Amazon has announced its biggest wind farm to date, the Amazon Wind Farm Texas, a new 253-megawatt (MW) project in Scurry County, Texas, that will generate 1,000,000 megawatt hours (MWh) of wind energy annually – enough energy to power almost 90,000 U.S. homes1.
Scheduled to open in late 2017, Amazon Wind Farm Texas will be the company’s largest renewable energy project to date. Amazon previously announced wind and solar farms in Indiana, North Carolina, Ohio and Virginia that deliver energy to the electrical grids supplying both current and future Amazon Web Services (AWS) Cloud data centers. The five projects together will generate more than 2.6 million MWh of renewable energy each year, enough to power more than 240,000 U.S. homes.
“We’re excited to work with the community in Scurry County and Lincoln Clean Energy to generate 1,000,000 MWh of renewable energy each year from West Texas,” said Kara Hurst, director of sustainability, Amazon. “Amazon Wind Farm Texas is our largest renewable energy project to date and the newest milestone in our long-term sustainability efforts across the company.”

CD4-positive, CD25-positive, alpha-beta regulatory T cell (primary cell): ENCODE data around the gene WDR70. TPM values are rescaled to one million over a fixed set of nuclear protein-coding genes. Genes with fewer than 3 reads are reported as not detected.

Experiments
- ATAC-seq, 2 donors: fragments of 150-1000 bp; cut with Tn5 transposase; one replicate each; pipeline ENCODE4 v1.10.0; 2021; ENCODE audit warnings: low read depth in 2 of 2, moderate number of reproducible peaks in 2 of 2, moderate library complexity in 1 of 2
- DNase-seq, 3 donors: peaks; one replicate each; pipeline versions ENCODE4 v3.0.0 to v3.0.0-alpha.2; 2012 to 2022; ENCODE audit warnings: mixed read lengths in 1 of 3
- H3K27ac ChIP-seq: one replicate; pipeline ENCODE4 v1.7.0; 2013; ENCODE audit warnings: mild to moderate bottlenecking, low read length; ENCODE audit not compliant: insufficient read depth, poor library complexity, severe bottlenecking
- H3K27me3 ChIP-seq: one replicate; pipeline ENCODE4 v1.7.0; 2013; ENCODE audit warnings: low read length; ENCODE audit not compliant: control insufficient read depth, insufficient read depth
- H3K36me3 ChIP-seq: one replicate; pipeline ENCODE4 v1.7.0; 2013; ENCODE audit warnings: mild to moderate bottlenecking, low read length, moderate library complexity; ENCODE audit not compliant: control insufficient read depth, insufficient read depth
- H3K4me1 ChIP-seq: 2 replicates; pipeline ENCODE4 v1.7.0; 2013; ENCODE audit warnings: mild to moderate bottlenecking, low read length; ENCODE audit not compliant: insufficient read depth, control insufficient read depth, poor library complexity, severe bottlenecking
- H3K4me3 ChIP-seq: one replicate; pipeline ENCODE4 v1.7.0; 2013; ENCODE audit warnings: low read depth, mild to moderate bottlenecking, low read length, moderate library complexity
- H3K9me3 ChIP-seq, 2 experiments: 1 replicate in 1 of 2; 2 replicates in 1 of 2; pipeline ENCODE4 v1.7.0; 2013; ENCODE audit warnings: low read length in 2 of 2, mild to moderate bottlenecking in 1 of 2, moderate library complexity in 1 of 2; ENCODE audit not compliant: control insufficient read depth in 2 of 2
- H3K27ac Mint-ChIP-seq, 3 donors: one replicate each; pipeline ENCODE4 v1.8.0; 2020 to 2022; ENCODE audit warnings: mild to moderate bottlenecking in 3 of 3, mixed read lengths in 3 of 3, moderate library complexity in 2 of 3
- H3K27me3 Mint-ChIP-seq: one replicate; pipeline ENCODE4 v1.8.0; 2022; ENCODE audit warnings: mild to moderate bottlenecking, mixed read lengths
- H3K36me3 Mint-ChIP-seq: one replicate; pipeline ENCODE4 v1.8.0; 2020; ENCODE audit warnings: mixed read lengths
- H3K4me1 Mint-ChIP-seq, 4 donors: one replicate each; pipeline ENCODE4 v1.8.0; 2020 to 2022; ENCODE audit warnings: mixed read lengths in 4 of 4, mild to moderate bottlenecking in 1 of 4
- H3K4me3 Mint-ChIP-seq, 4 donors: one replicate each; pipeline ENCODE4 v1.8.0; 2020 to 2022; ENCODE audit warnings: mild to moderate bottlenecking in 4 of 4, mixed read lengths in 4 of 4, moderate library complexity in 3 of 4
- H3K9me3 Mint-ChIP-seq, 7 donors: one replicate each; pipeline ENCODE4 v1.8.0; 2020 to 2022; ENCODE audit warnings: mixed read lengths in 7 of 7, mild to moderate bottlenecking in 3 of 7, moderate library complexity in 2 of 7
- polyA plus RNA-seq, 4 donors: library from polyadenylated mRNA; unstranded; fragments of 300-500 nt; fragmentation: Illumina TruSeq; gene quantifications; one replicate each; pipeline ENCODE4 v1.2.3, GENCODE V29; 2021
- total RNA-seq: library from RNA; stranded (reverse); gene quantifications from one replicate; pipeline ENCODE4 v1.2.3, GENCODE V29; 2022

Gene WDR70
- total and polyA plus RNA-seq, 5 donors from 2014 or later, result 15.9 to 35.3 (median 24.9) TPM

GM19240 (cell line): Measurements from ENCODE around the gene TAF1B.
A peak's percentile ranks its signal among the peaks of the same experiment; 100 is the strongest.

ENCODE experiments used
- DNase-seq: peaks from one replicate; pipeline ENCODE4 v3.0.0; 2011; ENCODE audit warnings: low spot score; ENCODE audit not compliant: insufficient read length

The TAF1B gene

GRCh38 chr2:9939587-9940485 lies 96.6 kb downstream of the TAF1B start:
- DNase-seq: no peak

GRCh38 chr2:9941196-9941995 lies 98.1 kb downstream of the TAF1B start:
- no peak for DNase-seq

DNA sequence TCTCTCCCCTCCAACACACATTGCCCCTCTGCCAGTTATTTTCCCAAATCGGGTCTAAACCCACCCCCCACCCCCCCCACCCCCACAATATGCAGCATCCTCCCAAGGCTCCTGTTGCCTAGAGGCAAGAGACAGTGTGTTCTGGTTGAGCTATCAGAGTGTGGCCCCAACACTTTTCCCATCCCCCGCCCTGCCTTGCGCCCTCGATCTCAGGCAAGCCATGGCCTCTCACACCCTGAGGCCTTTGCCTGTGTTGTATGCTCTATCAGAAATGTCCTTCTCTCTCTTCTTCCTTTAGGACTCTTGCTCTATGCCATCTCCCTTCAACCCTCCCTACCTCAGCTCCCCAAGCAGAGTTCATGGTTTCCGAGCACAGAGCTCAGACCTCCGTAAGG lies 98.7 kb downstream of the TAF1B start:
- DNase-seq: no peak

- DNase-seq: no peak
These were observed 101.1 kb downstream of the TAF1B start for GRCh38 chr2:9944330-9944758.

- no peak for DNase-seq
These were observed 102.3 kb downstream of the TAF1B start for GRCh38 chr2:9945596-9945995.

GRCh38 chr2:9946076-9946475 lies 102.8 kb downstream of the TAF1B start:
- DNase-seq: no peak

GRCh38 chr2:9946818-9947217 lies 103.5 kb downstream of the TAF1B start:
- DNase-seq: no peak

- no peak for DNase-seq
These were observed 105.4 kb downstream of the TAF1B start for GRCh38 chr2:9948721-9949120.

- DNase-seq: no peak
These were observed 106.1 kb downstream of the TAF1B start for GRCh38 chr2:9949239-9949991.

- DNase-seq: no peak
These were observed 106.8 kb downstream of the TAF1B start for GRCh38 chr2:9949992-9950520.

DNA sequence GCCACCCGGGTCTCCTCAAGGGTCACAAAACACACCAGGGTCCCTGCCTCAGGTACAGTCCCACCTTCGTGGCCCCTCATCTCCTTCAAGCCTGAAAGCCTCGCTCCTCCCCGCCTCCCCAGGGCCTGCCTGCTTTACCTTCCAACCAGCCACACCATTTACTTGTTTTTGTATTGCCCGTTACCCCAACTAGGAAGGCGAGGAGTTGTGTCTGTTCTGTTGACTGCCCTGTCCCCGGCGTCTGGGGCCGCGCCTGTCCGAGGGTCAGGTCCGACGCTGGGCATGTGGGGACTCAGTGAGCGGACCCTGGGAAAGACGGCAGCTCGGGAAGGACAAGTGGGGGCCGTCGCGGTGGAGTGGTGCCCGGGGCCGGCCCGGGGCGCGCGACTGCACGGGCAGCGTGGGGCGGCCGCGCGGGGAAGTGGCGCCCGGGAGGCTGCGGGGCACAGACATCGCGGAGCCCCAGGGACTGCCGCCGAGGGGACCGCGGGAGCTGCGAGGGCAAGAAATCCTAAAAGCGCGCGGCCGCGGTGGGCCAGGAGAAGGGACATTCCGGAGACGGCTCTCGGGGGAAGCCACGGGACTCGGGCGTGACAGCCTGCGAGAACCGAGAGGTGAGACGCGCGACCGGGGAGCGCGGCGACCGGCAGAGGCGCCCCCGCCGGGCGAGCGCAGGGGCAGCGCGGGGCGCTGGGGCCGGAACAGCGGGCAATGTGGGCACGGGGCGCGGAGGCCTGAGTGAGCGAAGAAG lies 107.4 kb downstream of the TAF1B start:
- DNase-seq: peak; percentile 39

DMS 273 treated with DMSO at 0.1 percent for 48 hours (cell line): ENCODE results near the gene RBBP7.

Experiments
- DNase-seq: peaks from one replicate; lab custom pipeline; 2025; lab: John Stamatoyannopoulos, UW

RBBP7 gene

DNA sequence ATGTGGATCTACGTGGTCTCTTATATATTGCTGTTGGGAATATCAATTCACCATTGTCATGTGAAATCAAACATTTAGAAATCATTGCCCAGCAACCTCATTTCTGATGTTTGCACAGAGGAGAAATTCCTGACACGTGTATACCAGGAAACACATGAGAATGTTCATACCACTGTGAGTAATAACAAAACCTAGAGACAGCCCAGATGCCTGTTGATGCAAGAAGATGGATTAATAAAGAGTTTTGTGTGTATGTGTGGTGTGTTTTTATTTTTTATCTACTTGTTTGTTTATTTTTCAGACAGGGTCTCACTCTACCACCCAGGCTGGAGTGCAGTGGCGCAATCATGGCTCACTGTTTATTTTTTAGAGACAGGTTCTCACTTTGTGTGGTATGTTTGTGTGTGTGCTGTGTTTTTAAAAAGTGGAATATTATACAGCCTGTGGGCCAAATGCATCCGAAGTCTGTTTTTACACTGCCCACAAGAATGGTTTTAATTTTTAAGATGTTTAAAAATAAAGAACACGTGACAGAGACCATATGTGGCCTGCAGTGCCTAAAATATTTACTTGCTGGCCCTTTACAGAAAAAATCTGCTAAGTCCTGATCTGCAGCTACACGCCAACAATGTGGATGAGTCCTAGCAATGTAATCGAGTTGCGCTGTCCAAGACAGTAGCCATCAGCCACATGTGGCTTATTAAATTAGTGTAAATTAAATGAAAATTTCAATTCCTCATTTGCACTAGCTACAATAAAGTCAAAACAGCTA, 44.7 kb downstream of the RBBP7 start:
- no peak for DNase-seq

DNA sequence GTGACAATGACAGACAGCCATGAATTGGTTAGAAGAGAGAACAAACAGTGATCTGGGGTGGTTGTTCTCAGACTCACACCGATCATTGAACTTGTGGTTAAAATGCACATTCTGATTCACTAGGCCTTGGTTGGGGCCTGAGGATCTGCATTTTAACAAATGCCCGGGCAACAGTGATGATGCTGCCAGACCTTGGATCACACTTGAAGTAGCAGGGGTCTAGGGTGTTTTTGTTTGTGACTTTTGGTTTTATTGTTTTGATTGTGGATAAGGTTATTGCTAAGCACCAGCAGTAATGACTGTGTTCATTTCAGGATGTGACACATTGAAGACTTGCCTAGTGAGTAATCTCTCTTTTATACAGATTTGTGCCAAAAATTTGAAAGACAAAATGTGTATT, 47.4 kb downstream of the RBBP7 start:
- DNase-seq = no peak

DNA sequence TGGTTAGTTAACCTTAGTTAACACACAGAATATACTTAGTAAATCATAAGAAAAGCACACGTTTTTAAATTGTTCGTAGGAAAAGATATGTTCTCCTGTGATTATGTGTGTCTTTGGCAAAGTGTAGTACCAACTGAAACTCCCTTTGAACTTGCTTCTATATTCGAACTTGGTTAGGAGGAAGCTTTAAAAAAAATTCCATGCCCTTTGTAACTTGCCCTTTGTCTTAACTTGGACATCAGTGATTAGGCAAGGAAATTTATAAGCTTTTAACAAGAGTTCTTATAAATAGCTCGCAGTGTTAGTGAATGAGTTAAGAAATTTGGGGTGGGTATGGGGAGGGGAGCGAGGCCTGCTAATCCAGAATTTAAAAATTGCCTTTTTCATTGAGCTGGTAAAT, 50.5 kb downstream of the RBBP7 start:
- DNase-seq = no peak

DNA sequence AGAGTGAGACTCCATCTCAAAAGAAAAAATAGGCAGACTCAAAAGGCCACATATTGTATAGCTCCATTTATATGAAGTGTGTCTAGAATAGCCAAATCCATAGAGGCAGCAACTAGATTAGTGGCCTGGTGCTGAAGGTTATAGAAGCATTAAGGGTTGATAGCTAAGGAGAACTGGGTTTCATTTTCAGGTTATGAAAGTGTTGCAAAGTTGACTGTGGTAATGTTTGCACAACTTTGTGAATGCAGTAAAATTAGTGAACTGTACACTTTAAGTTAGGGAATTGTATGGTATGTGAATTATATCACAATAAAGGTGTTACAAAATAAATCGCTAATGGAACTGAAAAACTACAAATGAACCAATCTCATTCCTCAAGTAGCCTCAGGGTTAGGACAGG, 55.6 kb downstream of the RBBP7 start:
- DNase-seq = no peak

Amazon contracted with Lincoln Clean Energy (LCE), who will construct, own and operate the new wind farm. Amazon will purchase about 90% of the power generated by the wind farm. LCE is a leading developer of wind and solar projects across the United States and is a portfolio company of I Squared Capital, a global infrastructure fund.
“We applaud Amazon’s leadership in directly purchasing renewable power,” said Declan Flanagan, founder and CEO of Lincoln Clean Energy. “Direct purchasing by large, long-term thinking customers like Amazon has quickly become a key driver of the transition to renewable power across the U.S.”
Amazon Wind Farm Texas is one of several clean energy initiatives Amazon is undertaking. Examples of other projects include wind and solar farms to add renewable energy to the electrical grids that supply AWS Cloud datacenters, green rooftops, and the District Energy Project that uses recycled energy for heating offices in Seattle.
1 In 2012, the average annual electricity consumption for a U.S. residential utility customer was 10,837 kWh, an average of 903 kilowatt-hours (kWh) per month. http://www.eia.gov/tools/faqs/faq.cfm?id=97&t=3
Image credit: By Leaflet (Own work) [CC BY-SA 3.0 (http://creativecommons.org/licenses/by-sa/3.0)], via Wikimedia Commons
ST Staff Writers
This post was prepared by Solar Thermal Magazine staff.